PROCOPIO C. BONIFACIO
The third child of poor but hard-working couple, Catalina de Castro and Santiago Bonifacio was born in 1873. He became one of the stalwarts of the revolutionary organization called Kataastaasan Kagalanggalang Katipunan ng mga anak ng Bayan, or “K.K.K.A.N.B.,” founded by his eldest brother Andres. His other siblings were Ciriaco, also a Katipunero; Esperidiona, Troadio, and Maxima.
Procopio and his siblings were orphaned at a very young age and, thus, had to learn to fend for them by making canes and paper fans that Andres sold.
Procopio worked as a factor at the railway station in Tutuban, where his brother Ciriaco was employed as a train conductor. They acquired their jobs through Andres’ able intercession. Andres, by then, was employee of good standing at Fressel and Company, a German firm.
It is said that it was on a boat bound for Manila, around 1895 that he met Candido Iban and Francisco del Castillo, two sea divers from Capiz who had lived for a while in Australia and who, having won a big prize in a lottery, had decided to return to the country. That meeting proved crucial for the two, sponsored by Procopio and initiated into the Katipunan by Andres, would be instrumental in providing the organization with the money to buy its own printing press.
As a member of the Katipunan, headed Tanglaw, a branch of the Katipunan council of Dulumbayan. Within the Katipunan Supreme Council, he served as a "vocal" or member, along with Jose Turiano Santiago, Restituto Javier, Alejandro Santiago, and Pio Valenzuela.
In April 1896, Procopio joined his brother Andres, Dr. Pio Valenzuela, the Katipunan treasurer; Emilio Jacinto, author of the Katipunan Cartilla, and Candido Tirona, in touring and organizing Katipunan branches in the Cavite towns of Imus, Noveleta, and Kawit, where the council president was Emilio Aguinaldo.
Following the discovery of the Katipunan in August 1896, the authorities cracked down on suspected supporters and members. The Katipuneros lost no time in regrouping and devising contingent plans for the start of the uprising despite a lack of guns and ammunition. Andres immediately convened a general assembly on the 24th, before launching the revolution, dispatching his orders to all Katipunan branches.
That same day, together with Teodoro Plata, Agueldo del Rosario, Jacinto, and Andres himself, Procopio surreptitiously left Manila for Balintawak, a suburb of Manila, where the meeting was to be held. Eluding the dragnet of the Guardia Civil, the group reached their destination that same night. Two days later, on August 21, Andres, Procopio, and the others, now joined by some 500 rebels, left Balintawak and hiked to Kangkong. They arrived in the house of Apolonio Samson, where they temporarily rested. They journeyed anew the next day, this time towards Pugadlawin. They reached the house of Tandang Sora’s son, Juan A. Ramos, on August 23. There, the rebels, among them Procopio, resolved to launch the revolution on the 29th by crying out and tearing their cedulas.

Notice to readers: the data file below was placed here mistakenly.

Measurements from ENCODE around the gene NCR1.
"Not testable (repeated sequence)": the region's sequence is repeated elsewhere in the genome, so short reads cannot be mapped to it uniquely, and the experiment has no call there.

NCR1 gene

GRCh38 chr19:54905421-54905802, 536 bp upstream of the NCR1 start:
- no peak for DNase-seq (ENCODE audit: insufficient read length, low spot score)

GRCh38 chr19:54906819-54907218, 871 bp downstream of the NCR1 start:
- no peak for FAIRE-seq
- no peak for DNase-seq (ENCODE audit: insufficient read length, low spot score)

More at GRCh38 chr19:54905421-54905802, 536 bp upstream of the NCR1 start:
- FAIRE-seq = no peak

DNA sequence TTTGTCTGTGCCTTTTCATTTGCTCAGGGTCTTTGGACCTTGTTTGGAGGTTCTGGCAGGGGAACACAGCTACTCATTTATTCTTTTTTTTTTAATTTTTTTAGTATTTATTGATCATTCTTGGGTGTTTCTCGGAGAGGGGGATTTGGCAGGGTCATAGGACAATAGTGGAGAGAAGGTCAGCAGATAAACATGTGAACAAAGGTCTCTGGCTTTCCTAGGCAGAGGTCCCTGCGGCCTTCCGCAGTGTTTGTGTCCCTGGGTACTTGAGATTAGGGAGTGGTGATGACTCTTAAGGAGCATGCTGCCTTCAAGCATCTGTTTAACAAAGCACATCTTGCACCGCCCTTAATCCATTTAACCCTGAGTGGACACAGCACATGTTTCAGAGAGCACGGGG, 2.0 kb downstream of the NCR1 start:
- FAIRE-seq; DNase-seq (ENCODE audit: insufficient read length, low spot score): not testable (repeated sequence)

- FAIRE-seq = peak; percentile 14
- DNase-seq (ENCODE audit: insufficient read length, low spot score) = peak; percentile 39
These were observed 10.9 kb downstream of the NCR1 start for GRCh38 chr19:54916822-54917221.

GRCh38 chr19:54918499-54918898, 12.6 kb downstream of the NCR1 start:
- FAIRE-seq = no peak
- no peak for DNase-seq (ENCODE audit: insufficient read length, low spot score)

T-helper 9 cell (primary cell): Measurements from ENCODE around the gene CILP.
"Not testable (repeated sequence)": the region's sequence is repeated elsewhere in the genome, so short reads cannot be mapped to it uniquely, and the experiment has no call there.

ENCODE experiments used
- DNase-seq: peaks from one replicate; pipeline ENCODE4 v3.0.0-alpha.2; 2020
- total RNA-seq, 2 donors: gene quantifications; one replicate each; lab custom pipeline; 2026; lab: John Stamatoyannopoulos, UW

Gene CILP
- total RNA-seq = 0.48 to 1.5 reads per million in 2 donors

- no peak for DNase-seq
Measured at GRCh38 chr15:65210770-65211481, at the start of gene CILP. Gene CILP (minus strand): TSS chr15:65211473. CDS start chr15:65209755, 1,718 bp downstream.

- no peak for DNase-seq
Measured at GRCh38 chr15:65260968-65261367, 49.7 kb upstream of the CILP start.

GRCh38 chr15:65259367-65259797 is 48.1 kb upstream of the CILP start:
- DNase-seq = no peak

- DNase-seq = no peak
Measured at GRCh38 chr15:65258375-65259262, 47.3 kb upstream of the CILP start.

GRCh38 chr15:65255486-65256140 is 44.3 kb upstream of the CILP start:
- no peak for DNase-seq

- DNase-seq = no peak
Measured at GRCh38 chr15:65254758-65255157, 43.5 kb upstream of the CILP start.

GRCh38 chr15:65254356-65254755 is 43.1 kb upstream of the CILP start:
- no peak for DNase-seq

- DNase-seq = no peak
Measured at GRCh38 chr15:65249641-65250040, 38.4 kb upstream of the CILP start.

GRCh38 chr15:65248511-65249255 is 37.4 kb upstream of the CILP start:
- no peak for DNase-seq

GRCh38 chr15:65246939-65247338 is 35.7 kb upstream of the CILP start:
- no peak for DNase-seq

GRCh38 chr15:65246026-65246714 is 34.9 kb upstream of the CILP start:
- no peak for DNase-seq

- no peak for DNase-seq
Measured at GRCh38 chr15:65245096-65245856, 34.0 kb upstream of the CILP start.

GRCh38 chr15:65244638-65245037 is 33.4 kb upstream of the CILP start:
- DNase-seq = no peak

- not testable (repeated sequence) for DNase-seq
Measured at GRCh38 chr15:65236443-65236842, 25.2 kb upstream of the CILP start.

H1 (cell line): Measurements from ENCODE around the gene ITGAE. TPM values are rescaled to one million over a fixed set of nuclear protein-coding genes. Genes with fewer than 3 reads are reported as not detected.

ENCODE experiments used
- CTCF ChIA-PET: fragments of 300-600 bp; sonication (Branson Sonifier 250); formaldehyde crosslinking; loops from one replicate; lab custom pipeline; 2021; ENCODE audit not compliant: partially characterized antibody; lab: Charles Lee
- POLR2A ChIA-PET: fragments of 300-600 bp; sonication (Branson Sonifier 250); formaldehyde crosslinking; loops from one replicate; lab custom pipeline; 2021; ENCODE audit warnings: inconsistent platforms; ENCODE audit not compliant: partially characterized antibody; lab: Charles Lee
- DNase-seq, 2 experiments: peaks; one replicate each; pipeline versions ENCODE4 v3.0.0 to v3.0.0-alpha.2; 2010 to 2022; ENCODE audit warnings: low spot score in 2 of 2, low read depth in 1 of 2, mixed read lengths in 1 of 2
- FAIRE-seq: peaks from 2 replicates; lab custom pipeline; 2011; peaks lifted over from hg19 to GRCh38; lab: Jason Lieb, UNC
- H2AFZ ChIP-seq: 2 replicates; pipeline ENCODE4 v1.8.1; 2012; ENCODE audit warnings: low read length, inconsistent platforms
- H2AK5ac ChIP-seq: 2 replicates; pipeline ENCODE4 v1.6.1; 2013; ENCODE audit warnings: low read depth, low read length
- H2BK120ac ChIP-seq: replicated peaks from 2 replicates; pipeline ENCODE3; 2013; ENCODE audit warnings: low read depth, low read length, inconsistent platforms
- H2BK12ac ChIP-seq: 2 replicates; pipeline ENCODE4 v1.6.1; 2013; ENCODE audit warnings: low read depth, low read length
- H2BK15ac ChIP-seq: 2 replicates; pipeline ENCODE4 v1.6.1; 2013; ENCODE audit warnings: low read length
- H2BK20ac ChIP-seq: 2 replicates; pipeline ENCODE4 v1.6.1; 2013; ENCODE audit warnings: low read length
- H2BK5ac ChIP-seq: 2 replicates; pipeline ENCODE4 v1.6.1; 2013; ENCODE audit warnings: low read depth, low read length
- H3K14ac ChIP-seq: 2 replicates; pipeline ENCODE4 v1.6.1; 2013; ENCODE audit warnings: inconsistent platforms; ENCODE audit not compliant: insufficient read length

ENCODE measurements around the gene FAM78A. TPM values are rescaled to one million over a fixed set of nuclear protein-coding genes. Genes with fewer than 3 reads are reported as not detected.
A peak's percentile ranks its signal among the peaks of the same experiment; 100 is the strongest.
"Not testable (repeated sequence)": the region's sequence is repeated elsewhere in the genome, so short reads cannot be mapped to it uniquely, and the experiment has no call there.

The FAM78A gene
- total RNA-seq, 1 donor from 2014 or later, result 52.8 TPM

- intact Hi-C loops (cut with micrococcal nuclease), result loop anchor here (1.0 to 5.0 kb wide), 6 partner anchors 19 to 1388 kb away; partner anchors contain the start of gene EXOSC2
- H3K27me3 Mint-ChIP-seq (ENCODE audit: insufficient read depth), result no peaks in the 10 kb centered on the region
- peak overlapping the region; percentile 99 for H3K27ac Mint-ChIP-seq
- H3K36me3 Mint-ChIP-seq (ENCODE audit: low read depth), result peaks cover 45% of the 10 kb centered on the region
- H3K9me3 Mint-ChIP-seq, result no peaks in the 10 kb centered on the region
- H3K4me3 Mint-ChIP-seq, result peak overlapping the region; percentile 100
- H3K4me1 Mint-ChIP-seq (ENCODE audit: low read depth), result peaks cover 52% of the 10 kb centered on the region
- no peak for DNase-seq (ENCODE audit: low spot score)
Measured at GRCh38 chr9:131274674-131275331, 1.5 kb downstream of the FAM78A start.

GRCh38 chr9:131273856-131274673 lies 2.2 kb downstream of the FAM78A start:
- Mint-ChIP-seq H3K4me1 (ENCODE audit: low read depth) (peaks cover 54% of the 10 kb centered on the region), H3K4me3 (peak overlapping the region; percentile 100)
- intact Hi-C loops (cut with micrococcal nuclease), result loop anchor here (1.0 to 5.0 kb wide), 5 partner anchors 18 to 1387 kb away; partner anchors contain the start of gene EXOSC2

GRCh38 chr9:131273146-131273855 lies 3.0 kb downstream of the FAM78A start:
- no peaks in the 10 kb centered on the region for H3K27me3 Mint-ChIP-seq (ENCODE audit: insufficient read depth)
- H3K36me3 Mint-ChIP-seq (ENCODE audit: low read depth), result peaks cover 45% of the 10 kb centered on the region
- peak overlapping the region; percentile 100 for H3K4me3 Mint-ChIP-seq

Procopio joined Andres when he left for Cavite in December 1896 upon the invitation of the Magdiwang Council, to settle its dispute with the Magdalo, on the issue of who had the right to govern territories captured from the Spaniards. To resolve this, a general assembly was called in Tejeros on March 22,1897, which consequently led to the establishment of a revolutionary government and the election of officers.
From the start, the forum made it clear that the rule of majority would be respected. This agreement however was broken with impunity when Daniel Tirona, a Caviteño Katipunero, disputed the choice of Andres Bonifacio as Minister of the Interior, citing his lack of education and so-called ungodly beliefs. Enraged by the insult, the Supremo demanded an apology from Tirona, who refused. Amidst confusion and the threat of bloodshed, Bonifacio, unheeded by the assembly, declared the elections nullified.
Two days later, Andres, assisted by Procopio and a few followers, issued the “Acta de Tejeros,” a document renouncing the convention’s election results, and stating his defiance of the Tejeros government.
Meanwhile, General Aguinaldo had ordered their arrest. They were captured in April 1897 in the barrio of Limbon in Indang, Cavite after a bloody gun battle with Magdalo forces that had left their brother Ciriaco dead and Andres, shot and stabbed. Procopio himself was hit on the nose with the butt of a gun. They were taken first to Naik and then to Maragondon, where they were tried and sentenced to death for sedition, treason, and counter-revolution.
Although Aguinaldo commuted the sentence to mere exile, he was later persuaded by Generals Mariano Noriel and Pio del Pilar to withdraw his order of pardon, in order, they alleged, to protect the revolution from any future counter-moves.
On May 10,1897, Andres and Procopio were aroused from their prison sleep and marched towards Mount Nagpatong by Major Lazaro Makapagal. Little did they know that it was to be the last of their earthly days. When they reached the mountain, Major Makapagal, as ordered, read the contents of a sealed letter, and forthwith carried out its instructions. Procopio, still in his youth, was shot just a few minutes before his brother Andres.
Agoncillo, Teodoro A. The Revolt of the Masses. Quezon City: University of the Philippines Press, 1956.
Alvarez, Santiago V. The Katipunan and the Revolution. Translated into English by Paula Carolina O. Malay. Quezon City: Ateneo de Manila University Press, 1992.
Delos Santos, Epifanio. The Revolutionists. Manila: National Historical Commission,
Manuel, E. Arsenio. Dictionary of Philippine Biography Volume I. Quezon City: Filipiniana Publications, 1955.
Retana, Wenceslao E. Archivo del Bibliόfilo Filipino Volume III. Madrid: 1897.
Minutes of the Katipunan. Manila: National Historical Institute, 1973.